HEIDELBERG, Germany -- Shouts of "Back off!" and "No!" could be heard echoing inside the Campbell Fitness Center basketball courts Saturday, but it wasn't from basketball players stepping up their defense.

Instead, it was a different kind of defense being practiced - women's self-defense.
As part of Army Community Service's Family Advocacy and Sexual Assault Prevention and Response Program, and in conjunction with the military police, Heidelberg's first women's self-defense classes were offered.

After Saturday's two sessions, around 20 women are trained in ways to protect themselves from a potential attacker or similar situation, according to Michele Barber, Heidelberg Family Advocacy Program manager.

Sexual assault is a real-life problem, Barber said. The important thing is for women to learn ways to protect themselves, and a class such as this one offers them a way to learn while having fun.
The course was taught by Yvette Castro, the sexual assault response coordinator for U.S. Army Garrison Benelux. Master Sgt. Charles Cavanaugh and Staff Sgt. Dana Valentine, both from U.S. Army Garrison Baden-WAfA1/4rttemberg's Directorate of Emergency Services, also volunteered their time to help teach the class.

Castro taught participants how to use their voices along with moves she calls by such names as the 'chop' and the 'hammerfist.'

She gave class participants what she said was "a little bag of tricks to help you if you decide to use them," and pointed out that it is always their own personal choice to decide if they want to fight back.

"The most important step in self defense is actually having the confidence to do it," she told participants. She also reminded them the decision to fight back can sometimes escalate the violence and urged them to pick what worked for them and what they felt comfortable with.

First, the class started out by practicing how to yell "Back off!" with confidence, and combined it with arm, hand and leg movements and pressure points to help figure out the best ways to fend off a perpetrator.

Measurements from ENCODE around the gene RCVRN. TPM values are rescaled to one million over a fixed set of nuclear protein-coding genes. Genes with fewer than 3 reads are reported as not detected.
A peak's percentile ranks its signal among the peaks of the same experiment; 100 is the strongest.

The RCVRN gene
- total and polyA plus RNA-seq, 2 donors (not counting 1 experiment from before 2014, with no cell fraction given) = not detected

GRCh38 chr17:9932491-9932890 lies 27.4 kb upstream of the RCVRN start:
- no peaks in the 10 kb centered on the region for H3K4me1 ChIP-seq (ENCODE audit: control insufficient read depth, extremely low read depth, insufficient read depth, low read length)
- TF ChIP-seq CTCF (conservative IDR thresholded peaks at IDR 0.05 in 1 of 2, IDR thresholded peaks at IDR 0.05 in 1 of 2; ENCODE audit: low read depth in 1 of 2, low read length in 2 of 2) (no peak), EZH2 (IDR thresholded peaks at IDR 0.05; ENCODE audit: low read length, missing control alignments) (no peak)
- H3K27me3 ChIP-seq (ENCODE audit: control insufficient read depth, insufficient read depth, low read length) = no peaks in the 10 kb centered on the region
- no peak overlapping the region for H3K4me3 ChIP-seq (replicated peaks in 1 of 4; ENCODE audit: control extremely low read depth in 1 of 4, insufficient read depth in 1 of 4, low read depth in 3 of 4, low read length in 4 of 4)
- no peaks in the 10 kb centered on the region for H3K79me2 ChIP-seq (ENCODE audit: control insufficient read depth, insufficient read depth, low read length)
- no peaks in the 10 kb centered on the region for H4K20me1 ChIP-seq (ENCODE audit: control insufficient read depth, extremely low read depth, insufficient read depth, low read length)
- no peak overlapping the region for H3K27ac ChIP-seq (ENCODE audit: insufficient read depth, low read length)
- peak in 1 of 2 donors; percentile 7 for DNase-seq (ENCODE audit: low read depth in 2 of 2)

Class members paired off and took turns playing the perpetrator before getting the chance to really practice on someone. Cavanaugh was dressed in the "red man suit" - protective gear to allow the women to hit as hard as they wanted, which gave the real-life experience of hitting someone and trying to get away from a potential attacker.

Cavanaugh said he enjoyed volunteering his time to help the women become more prepared, alert and assertive.

"We were helping them and giving them a tool," he said. "It was fun. Some of the ladies took it serious and hit really hard.

"Some of them may have been intimidated at first, but after the training by Yvette, they became more confident."

Valentine agreed that helping the women gain confidence in themselves was an important part of the class.

"This is a great class because I think the participants were given great knowledge and power to be able to defend themselves if they ever find themselves in a situation where they are being attacked," Valentine said.

Participants Nancy Blazek and Diana Kelch said they both enjoyed the class and felt they learned a lot. Kelch, a self-proclaimed "scaredy cat" who doesn't like to yell, said it was especially helpful for her confidence.

Both women agreed that learning ways to turn the tables on a potential perpetrator and getting to actually put what they were learning in to practice made for a successful class that was fun at the same time.

Barber hopes to offer the class again in the future. The main reason it's important for women to know self-defense techniques, she said, is to protect themselves and then be able to possibly teach others how to protect themselves as well.

(Editor's Note: Kristen Marquez works in the USAG Baden-Wuerttemberg Public Affairs Office).